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New study aims to help carers of people with pancreatic cancer

A new service that aims to support carers through the devastating impact of pancreatic cancer is being trialled by researchers from QIMR Berghofer Medical Research Institute.

A team of researchers from QIMR Berghofer, University of Queensland, Queensland University of Technology, and Royal Brisbane and Women’s Hospital are partnering with PanKind to trial the Pancreatic cancer Relatives Counselling and Education Support Service (PRoCESS). The trial will see a nurse provide structured counselling and education to carers of people with of people with pancreatic cancer.

Over 3,300 Australians die each year from pancreatic cancer, with the average time from diagnosis to death just five months. While the focus is usually on the patient, there is little thought about the impact on carers, who have little time to adjust.

Associate Professor Vanessa Beesley and Professor Rachel Neale from QIMR Berghofer are leading the trial which will examine whether counselling and education helps carers cope and reduces the cost on the health system.

“Our feasibility study revealed that carers highly valued having a nurse-counsellor with clinical expertise, who was someone outside of the family, to provide support through probably the toughest time of their lives,” Associate Professor Beesley said.

“The main perceived benefits were emotional support, the nurse-counsellors’ knowledge, care coordination and personalised care. The nurse-counsellor was said to become their ‘tower of strength’, helping to prepare them for what is to come and linking in with other health professionals as required.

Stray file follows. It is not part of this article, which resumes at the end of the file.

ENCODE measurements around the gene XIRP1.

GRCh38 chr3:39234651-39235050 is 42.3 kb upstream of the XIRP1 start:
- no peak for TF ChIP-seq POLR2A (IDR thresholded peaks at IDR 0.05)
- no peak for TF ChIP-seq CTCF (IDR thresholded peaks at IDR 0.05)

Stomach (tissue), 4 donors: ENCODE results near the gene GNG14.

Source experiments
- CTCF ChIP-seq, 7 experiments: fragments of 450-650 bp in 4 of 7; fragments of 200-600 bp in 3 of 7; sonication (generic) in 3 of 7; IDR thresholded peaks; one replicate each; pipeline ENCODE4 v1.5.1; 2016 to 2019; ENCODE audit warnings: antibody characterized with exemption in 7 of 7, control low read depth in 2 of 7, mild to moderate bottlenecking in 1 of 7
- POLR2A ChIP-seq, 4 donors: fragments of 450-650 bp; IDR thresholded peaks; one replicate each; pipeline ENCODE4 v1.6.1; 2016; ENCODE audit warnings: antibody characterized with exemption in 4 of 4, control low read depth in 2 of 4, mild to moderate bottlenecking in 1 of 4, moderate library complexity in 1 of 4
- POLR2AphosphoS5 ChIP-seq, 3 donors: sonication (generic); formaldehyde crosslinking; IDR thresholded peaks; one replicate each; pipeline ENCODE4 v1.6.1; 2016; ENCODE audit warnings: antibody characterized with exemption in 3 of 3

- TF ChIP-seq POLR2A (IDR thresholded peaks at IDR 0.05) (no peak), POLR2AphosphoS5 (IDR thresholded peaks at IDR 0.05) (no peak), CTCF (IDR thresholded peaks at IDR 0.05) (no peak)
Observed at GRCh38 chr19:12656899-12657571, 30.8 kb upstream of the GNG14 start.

“The nurse-counsellors can help carers at each stage of the journey, including dealing with diagnosis, treatment options, symptoms management, providing strategies for stress management, financial distress, enhancing relationships, end of life care planning and bereavement support.

“By helping to give carers increased confidence to adequately manage symptoms and treatment, the study also hopes to reduce costs across the health system by reducing patient admissions to hospital. This will be measured by looking at emergency department presentations, time spent in hospital, timing of referral to specialist palliative care services, overall survival, and quality-adjusted life years.”

The project will assess the impact of the counselling intervention on various outcomes, including carers’ belief in their capacity to provide appropriate support, as well as their mental health, fatigue, supportive care needs and quality of life.

All participants will be provided with general information support; however, half of the participants will also be offered counselling and education sessions with a nurse via video conferencing or telephone in order to measure its effectiveness.

The counselling will be weekly in the first month, then fortnightly for three months. Monthly sessions are then available until the end of the study if desired.

“Carers of loved ones with pancreatic cancer are twice as likely to experience clinical anxiety than the people they are caring for, no doubt due to unmet support needs that are compounded by the incredibly short timeline from diagnosis to death,” PanKind CEO Michelle Stewart said.

“In addition to carers being immediately confronted with the need to assist in the management of complex physical symptoms and provide emotional, financial, legal and spiritual support, they also face the impending loss of their loved one. It is a brutal diagnosis and a huge weight to bear.”

QIMR Berghofer is currently recruiting participants for the study. Participants can be from anywhere in Australia but must be the primary carer of a person diagnosed with pancreatic cancer in the last three months. People can register their interest in the study and find out more information by visiting